NEW YORK -- Fernando Ferrer teetered on the edge of victory yesterday over three other Democrats competing in their party's primary for the chance to wage an underdog campaign against Mayor Michael Bloomberg, a billionaire Republican who enjoys broad support in this overwhelmingly Democratic city.
With all but 10 precincts reporting, Ferrer had 40 percent of the vote, ahead of US Representative Anthony D. Weiner's 29 percent. C. Virginia Fields, Manhattan borough president, had 16 percent, and City Council Speaker Gifford Miller had 10 percent. Fields and Miller conceded.
Ferrer needed 40 percent to avoid a runoff with Weiner, and the outcome might not be known for several days until every vote is counted, including more than 25,000 absentee ballots. The winner goes into the general election Nov. 8 against Bloomberg, who is more popular than all four Democrats in recent polls.
Also on the New York ballot, Manhattan District Attorney Robert Morgenthau defeated former judge Leslie Crocker Snyder, a no-nonsense former judge who raised the 86-year-old incumbent's age and eight-term tenure as campaign issues. Morgenthau was the model for the fictional television prosecutor Adam Schiff on the program ''Law and Order."
Ferrer's run is his third try for mayor after losing the primary in 1997 and a runoff in 2001 to then-Public Advocate Mark Green. The primary that year was supposed to take place on Sept. 11, but was rescheduled in the chaos of the terrorist attacks. Green eventually lost to Bloomberg, who was considered a long shot until he was endorsed by Rudolph Giuliani as the fires still raged in the ruins of the World Trade Center.
Ferrer, the former Bronx borough president, would be the city's first Latino mayor if elected.
A potential runoff between Ferrer and Weiner promised to be lively. While all four Democrats largely avoided attacking one another leading up to the primary, there were occasional tangles between the two men.
As votes are counted, the two are not likely to waste precious time, campaigning as if there will be a runoff, which would be held Sept. 27.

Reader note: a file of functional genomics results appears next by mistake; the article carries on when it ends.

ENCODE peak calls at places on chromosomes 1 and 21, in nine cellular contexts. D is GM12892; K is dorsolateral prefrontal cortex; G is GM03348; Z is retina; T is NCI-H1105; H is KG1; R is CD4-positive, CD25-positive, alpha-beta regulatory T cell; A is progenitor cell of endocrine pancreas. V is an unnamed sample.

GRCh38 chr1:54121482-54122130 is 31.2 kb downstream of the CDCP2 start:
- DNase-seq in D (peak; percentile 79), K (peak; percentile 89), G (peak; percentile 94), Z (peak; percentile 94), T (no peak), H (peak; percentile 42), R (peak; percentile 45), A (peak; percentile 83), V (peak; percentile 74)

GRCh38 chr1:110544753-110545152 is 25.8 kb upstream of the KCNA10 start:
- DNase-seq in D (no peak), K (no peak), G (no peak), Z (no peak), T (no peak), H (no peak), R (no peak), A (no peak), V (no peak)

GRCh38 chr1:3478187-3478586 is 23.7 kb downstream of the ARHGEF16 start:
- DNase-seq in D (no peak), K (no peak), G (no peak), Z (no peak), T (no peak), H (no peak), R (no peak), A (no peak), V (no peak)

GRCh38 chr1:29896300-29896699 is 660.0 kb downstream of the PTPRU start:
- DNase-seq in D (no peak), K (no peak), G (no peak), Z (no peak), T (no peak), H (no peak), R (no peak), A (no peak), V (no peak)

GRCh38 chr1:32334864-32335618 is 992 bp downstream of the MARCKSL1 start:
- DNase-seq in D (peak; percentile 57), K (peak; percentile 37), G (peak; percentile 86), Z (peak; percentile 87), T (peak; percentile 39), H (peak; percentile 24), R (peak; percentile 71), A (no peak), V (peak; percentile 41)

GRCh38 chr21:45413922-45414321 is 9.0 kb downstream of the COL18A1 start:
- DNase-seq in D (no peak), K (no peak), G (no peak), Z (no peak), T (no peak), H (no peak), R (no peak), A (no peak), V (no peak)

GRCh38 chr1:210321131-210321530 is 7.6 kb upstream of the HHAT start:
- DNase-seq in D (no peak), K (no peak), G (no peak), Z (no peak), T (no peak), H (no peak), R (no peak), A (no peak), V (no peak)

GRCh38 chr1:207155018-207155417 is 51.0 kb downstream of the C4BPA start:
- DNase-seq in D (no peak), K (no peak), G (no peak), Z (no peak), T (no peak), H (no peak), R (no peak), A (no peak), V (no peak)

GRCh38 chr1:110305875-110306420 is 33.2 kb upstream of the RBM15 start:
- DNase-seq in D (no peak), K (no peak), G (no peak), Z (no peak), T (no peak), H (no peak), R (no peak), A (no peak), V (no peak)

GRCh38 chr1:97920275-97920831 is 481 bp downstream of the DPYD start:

Some Democratic leaders were concerned a runoff would divide the party and weaken their chances against Bloomberg, who is buoyed by high approval ratings.
Not to be upstaged, Bloomberg threw an election night party in Brooklyn, even though he did not face a challenger in the primary.
''Someone told me there was a primary contest going on tonight. Is that right? I love primary night, especially when I don't have one," Bloomberg cracked. ''If we work hard over the next eight weeks . . . I'll tell you who the real winner's going to be on Nov. 8, the people of New York."
Polls leading up to the primary have indicated that a majority of New Yorkers believe Bloomberg will beat the Democratic challenger. He spent $74 million to get elected in 2001, and has pledged he will spend whatever it takes to win this year.
There are 2.6 million registered Democrats in New York City (and 477,000 Republicans), but the Board of Elections reported light turnout as the polls closed last night.
Bloomberg himself was a lifelong Democrat until he switched parties in 2001 to avoid a crowded ticket.
He is a moderate who backs abortion rights and has the support of some groups that traditionally back Democrats, such as the city's largest labor union, District Council 37.